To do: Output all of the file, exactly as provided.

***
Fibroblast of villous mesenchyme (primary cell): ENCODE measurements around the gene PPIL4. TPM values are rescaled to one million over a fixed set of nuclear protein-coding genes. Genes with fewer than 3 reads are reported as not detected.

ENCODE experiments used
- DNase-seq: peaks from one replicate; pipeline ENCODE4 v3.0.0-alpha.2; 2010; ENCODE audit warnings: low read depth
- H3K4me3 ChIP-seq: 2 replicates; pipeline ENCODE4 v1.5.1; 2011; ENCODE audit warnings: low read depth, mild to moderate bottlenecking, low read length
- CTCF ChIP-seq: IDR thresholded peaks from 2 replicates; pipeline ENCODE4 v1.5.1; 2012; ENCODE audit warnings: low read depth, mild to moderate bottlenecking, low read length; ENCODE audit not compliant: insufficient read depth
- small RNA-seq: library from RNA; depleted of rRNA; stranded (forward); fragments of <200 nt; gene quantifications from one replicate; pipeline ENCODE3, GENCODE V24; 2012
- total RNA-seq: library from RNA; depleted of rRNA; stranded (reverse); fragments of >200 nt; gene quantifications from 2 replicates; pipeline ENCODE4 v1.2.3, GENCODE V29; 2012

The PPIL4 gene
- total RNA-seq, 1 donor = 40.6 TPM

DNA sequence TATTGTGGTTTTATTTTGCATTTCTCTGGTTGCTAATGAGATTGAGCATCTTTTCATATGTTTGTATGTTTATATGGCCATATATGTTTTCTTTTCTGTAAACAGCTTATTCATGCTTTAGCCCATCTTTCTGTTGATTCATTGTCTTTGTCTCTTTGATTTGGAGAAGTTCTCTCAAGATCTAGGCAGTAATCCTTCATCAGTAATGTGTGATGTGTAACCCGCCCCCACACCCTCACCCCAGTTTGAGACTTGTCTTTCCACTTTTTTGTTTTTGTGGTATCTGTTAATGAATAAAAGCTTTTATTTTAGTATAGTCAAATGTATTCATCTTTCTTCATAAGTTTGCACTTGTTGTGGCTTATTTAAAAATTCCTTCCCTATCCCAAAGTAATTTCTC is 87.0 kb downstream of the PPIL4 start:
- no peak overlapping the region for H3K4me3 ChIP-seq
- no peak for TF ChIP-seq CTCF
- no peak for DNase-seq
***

Fibroblast of villous mesenchyme (primary cell): ENCODE measurements around the gene PPIL4. TPM values are rescaled to one million over a fixed set of nuclear protein-coding genes. Genes with fewer than 3 reads are reported as not detected.

ENCODE experiments used
- DNase-seq: peaks from one replicate; pipeline ENCODE4 v3.0.0-alpha.2; 2010; ENCODE audit warnings: low read depth
- H3K4me3 ChIP-seq: 2 replicates; pipeline ENCODE4 v1.5.1; 2011; ENCODE audit warnings: low read depth, mild to moderate bottlenecking, low read length
- CTCF ChIP-seq: IDR thresholded peaks from 2 replicates; pipeline ENCODE4 v1.5.1; 2012; ENCODE audit warnings: low read depth, mild to moderate bottlenecking, low read length; ENCODE audit not compliant: insufficient read depth
- small RNA-seq: library from RNA; depleted of rRNA; stranded (forward); fragments of <200 nt; gene quantifications from one replicate; pipeline ENCODE3, GENCODE V24; 2012
- total RNA-seq: library from RNA; depleted of rRNA; stranded (reverse); fragments of >200 nt; gene quantifications from 2 replicates; pipeline ENCODE4 v1.2.3, GENCODE V29; 2012

The PPIL4 gene
- total RNA-seq, 1 donor = 40.6 TPM

DNA sequence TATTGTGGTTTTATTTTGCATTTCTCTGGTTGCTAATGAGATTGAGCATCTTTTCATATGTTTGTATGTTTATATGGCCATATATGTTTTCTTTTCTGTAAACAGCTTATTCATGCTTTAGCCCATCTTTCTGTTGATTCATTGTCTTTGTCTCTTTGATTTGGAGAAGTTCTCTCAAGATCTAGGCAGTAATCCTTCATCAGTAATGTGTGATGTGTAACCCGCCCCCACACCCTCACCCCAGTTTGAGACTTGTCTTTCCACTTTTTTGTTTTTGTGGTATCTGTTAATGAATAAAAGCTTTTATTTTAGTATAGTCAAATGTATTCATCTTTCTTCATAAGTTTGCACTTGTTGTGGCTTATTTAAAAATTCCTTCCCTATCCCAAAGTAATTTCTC is 87.0 kb downstream of the PPIL4 start:
- no peak overlapping the region for H3K4me3 ChIP-seq
- no peak for TF ChIP-seq CTCF
- no peak for DNase-seq